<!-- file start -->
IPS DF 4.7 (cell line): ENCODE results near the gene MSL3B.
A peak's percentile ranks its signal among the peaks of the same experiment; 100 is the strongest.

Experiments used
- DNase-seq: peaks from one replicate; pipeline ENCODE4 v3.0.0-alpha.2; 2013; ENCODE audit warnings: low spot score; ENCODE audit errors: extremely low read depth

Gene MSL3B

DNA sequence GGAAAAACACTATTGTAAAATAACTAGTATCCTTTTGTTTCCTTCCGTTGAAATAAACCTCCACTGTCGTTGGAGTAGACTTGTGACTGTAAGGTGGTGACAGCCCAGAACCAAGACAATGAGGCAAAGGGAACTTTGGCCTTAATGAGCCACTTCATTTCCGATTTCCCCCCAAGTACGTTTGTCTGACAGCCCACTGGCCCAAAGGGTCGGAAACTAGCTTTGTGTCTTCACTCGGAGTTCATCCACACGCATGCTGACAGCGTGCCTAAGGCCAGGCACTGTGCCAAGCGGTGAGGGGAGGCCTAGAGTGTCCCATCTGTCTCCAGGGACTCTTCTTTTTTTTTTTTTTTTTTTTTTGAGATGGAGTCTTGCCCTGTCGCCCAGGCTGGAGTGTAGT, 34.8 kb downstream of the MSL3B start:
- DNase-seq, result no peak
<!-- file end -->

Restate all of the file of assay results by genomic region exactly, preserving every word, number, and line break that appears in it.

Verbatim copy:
IPS DF 4.7 (cell line): ENCODE results near the gene MSL3B.
A peak's percentile ranks its signal among the peaks of the same experiment; 100 is the strongest.

Experiments used
- DNase-seq: peaks from one replicate; pipeline ENCODE4 v3.0.0-alpha.2; 2013; ENCODE audit warnings: low spot score; ENCODE audit errors: extremely low read depth

Gene MSL3B

DNA sequence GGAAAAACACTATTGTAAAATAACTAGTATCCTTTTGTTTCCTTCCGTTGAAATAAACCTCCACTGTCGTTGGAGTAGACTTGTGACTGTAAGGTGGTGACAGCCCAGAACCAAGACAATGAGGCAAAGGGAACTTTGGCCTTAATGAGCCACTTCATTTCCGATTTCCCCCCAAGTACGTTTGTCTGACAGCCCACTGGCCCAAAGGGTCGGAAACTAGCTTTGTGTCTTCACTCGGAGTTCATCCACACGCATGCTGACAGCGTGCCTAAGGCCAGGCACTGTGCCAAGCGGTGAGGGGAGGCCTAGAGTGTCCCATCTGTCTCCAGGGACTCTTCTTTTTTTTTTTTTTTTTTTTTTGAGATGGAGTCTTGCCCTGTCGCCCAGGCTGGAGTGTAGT, 34.8 kb downstream of the MSL3B start:
- DNase-seq, result no peak